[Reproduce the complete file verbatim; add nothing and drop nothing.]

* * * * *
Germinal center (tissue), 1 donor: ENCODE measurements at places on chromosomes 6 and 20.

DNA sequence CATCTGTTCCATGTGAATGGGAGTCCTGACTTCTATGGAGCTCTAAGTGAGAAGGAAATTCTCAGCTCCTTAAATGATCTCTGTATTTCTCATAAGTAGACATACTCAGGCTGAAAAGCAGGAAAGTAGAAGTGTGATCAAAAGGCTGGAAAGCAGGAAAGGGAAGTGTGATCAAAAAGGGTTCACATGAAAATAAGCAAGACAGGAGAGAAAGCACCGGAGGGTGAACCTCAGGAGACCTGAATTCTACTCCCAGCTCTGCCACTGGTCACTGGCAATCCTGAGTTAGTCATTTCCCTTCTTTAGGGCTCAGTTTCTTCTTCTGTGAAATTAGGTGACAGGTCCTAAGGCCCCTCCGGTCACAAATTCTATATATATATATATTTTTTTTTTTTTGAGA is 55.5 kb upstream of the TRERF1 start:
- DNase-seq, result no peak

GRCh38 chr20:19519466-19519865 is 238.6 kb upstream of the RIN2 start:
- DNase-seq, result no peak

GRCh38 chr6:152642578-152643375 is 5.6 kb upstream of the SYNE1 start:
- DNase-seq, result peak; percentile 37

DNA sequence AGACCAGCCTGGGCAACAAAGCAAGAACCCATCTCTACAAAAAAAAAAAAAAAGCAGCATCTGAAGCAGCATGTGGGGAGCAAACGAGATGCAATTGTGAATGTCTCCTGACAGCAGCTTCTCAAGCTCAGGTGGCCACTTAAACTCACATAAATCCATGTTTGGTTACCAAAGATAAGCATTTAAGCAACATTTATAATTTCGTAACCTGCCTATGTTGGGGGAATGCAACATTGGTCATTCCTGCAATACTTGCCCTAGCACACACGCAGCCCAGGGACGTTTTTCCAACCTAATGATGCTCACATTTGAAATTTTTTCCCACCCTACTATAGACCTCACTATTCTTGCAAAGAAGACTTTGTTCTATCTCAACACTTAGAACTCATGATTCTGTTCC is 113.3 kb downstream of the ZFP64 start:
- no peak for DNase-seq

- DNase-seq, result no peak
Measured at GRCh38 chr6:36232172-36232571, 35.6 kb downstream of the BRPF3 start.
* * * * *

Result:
Germinal center (tissue), 1 donor: ENCODE measurements at places on chromosomes 6 and 20.

DNA sequence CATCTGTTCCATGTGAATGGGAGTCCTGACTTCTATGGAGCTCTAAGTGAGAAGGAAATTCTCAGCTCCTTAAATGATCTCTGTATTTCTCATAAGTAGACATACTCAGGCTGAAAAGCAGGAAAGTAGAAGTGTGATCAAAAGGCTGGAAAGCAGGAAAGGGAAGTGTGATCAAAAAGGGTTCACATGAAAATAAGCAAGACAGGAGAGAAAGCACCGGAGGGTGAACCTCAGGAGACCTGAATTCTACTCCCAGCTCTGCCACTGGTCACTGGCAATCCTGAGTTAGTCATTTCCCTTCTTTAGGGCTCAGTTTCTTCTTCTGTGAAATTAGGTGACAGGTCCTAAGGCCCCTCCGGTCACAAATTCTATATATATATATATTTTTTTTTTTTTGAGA is 55.5 kb upstream of the TRERF1 start:
- DNase-seq, result no peak

GRCh38 chr20:19519466-19519865 is 238.6 kb upstream of the RIN2 start:
- DNase-seq, result no peak

GRCh38 chr6:152642578-152643375 is 5.6 kb upstream of the SYNE1 start:
- DNase-seq, result peak; percentile 37

DNA sequence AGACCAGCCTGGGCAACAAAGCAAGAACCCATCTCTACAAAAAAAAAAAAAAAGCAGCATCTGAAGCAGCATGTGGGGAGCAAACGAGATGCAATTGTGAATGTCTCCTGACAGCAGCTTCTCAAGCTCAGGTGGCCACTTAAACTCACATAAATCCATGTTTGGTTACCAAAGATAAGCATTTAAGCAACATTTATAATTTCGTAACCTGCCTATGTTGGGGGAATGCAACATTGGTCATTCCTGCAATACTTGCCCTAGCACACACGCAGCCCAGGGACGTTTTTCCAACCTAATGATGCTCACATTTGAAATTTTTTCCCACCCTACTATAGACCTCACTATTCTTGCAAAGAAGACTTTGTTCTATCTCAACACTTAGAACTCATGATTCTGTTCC is 113.3 kb downstream of the ZFP64 start:
- no peak for DNase-seq

- DNase-seq, result no peak
Measured at GRCh38 chr6:36232172-36232571, 35.6 kb downstream of the BRPF3 start.